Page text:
First impressions count, and by the end of the day, I had trouble finding someone who wanted to ride the Buell back to the hotel. Its rough-vibrating two-stroke Harley engine is wrapped by a lean body that provides little in the way of comfort. "It's a groundbreaking design, but the fit and finish are terrible," said Mark Jenkinson, the photographer and an occasional bike racer. Others found the BMW excessively smooth and well equipped yet top-heavy. Only gentlemanly courtesy prevented fights from breaking out over who got to ride the Yamaha. "It's a death machine!" Bear Stearns managing director Elmer Shannon commented eagerly.

Most sane (read dull) people believe that motorcyclists were born with a different chromosomal makeup that propels them toward rebellious, death-defying behavior. As a rider since age 17, I can tell you that the truth lies elsewhere: Anyone who mounts a two-wheel stallion discovers an adolescent freedom, an age-be-damned pleasure that is unparalleled in the four-wheel realm. And these days more and more people are making that discovery. U.S. sales have climbed steadily over the past six years; new-unit sales are up 20% first-quarter 1998 over first-quarter 1997, and sport-bike sales specifically are up 16.3% for the same period. That means that a heck of a lot of guys (yes, unfortunately, most women are still missing out on the fun) are figuring out that a motorcycle provides the fastest route from midlife crisis to thrill satiation.

Of course, you can't get those ya-yas out in a downpour, as we discovered on day two during our morning of low-speed tiptoeing through Willow Spring's endless puddles. But the god of adrenaline finally smiled on us. The sun came out at lunchtime, and a track-drying wind kicked in.

Suddenly my huddled, damp executive masses reawakened. Within an hour, all riders were buzzing around the course at breakneck speeds--some reaching 100 miles per hour on the short straightaway. Reg Pridmore and I stood trackside for a moment, watching. "I still see some tense arms out there," he commented. "If you grip the bars tight, you'll transfer all that tension through your body and back into the handlebars again. You have to do this"--he flapped his arms chicken-style--"to remind yourself to stay loose."

I tried Reg's trick, and it worked pretty well. But the best learning experience came from his son, Jason, a 750 Supersport champion. "You want to take a lap or two?" he asked me. "Just brace your hands against the tank so you don't slam into me in the corners." Without another clue, off we screamed on the monster four-cylinder Honda Interceptor.

Berrrrr! Berrrrr! Berrrrrr! Jason's upshifts were so smooth and so fast I peeked over his shoulder at the tachometer to make sure he was really shifting--while fighting to keep my head upright against the wind's force. He blasted up the straightaway at 110 mph, and then--the cool part--leaned the bike over to an angle I can only call life-threatening while rounding the first corner. Despite the horizontalness, the noise, and the g forces, Jason's dance through the track's tight corners was the most peaceful experience I've ever had on a bike. I felt like a human gyroscope--no matter how far we leaned, momentum pulled us effortlessly through. Just before turn four, Jason yelled, "Hey, pick some flowers!" At the turn's apex I spied the daisies; we swooped so low I reached out and plucked them. After a dozen laps, I ceded my seat to the next lucky rider--and turned faster times myself, knowing finally what it should feel like.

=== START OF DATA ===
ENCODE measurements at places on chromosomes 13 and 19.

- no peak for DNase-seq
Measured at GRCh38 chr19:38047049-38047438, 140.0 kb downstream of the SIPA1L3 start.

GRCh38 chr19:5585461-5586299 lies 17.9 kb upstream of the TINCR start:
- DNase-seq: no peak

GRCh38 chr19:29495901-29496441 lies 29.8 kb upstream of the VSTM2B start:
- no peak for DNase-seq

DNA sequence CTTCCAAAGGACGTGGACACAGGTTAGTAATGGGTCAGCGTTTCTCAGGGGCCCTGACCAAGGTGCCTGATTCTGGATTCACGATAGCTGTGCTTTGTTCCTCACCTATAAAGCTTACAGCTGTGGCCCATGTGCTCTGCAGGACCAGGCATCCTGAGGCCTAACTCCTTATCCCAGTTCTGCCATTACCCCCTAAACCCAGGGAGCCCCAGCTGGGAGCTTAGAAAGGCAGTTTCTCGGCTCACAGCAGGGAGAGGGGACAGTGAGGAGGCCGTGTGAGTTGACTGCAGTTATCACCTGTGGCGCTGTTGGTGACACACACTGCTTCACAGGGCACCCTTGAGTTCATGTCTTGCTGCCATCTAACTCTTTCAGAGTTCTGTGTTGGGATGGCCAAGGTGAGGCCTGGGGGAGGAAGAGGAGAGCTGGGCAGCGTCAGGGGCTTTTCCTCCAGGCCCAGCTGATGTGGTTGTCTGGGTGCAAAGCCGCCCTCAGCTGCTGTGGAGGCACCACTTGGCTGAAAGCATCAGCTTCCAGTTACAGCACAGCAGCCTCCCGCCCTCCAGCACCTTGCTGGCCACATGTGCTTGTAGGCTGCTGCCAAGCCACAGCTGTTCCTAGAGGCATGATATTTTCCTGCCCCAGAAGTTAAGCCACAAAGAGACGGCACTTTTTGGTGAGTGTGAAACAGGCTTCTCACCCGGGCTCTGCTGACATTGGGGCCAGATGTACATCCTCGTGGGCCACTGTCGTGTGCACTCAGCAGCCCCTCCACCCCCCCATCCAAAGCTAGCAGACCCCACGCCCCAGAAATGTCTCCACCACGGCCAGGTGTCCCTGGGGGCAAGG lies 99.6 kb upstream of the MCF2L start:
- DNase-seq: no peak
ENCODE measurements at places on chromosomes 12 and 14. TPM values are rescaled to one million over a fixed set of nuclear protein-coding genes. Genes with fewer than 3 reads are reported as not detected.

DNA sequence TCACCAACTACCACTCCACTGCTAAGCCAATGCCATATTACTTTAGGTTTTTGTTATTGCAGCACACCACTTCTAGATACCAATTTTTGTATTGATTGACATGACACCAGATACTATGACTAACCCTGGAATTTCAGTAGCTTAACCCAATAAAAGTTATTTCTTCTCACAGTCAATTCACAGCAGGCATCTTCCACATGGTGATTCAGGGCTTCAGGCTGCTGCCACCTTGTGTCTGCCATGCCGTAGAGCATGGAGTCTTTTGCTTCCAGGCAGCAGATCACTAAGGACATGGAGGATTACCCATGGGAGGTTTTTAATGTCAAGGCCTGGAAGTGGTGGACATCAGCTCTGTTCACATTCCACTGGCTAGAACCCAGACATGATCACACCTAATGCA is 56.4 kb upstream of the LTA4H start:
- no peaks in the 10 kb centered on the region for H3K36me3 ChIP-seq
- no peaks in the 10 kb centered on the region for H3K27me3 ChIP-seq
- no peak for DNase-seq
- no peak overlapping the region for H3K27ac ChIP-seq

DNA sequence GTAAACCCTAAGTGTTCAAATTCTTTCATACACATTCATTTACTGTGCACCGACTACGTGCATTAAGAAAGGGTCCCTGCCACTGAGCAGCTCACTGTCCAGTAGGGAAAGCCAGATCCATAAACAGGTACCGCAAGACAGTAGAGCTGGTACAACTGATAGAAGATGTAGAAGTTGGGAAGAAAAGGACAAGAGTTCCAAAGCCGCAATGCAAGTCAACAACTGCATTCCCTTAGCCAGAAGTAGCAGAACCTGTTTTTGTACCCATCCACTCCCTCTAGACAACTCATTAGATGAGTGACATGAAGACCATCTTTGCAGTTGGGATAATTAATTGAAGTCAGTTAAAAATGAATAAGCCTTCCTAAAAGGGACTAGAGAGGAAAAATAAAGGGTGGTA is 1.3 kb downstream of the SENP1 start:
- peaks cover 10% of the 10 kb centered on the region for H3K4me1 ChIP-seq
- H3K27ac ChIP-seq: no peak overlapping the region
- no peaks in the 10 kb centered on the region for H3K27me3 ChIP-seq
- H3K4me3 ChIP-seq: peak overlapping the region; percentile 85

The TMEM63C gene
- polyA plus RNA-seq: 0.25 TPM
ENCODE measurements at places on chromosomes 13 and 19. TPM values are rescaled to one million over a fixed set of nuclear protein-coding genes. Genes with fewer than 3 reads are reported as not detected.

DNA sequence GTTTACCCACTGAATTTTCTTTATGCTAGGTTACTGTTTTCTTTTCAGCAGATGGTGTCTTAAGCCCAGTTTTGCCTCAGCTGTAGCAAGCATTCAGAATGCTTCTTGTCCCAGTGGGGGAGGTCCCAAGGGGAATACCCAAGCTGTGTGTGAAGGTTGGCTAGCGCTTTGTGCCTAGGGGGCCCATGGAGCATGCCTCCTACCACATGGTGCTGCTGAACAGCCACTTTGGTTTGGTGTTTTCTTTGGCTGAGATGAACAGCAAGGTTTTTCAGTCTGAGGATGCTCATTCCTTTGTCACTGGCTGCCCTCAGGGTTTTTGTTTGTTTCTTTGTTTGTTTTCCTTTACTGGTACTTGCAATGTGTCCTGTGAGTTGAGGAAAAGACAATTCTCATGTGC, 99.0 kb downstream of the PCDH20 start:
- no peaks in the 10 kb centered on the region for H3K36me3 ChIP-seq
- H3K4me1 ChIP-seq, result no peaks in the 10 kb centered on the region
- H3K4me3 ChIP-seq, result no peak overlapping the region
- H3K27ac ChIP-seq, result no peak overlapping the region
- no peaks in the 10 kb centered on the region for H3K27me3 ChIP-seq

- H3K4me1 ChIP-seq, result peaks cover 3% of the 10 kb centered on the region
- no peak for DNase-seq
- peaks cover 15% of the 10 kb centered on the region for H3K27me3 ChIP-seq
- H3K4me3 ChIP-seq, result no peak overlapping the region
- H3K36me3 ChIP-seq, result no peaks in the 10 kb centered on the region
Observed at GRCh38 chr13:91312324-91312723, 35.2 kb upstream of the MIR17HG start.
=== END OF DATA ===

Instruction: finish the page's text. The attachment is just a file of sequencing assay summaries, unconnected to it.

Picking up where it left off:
By the end of the day men and machines were spent. One Triumph was badly scraped in a pit lane incident, a Ducati was backfiring, and several side directional lights were broken. No matter. The feedback flowed in, and there was something of a group consensus: The Buell is a rough beast whose positive attributes emerged on the track--it smoothed out at higher speeds. "I was as fast on it as on any other bike," said Tennessee entrepreneur James Lattimore. The BMW is a showcase of comfort, and many were impressed by how manageable it was on the track. "It was surprisingly easy to handle--I'd take it home," said Bill Magaziner, president of Magaziner Financial. The Honda was a favorite, both for its power and for its versatility and comfort. "You sit so well on the Honda," said Ed Friedrichs, president of Gensler & Associates. The Triumph charmed some with its evenhandedness. "It was the smoothest thing out there," said Craig Jackson, president of the Barrett-Jackson Classic Car Auction. The Ducati caused most riders a bit of discomfort, but its track performance was "excellent," said former Saab head Bob Sinclair. And the Yamaha YZF R1? Some found its 150 horsepower too much, while others declared it nirvana. "It was like cheating--it was that good," said 500 Group President Paolo Tiramani (a.k.a. wheelie king).

As for me, while I was seduced by the Yamaha's power, the Ducati's looks, and the BMW's refinements, I'd have to take the Honda--it's too good at providing thrills and comfort in any situation.

Back on the bus, an exhausted Colin Harley summed it up nicely: "I've had the time of my life." Hey, talk like that will get you invited back next year.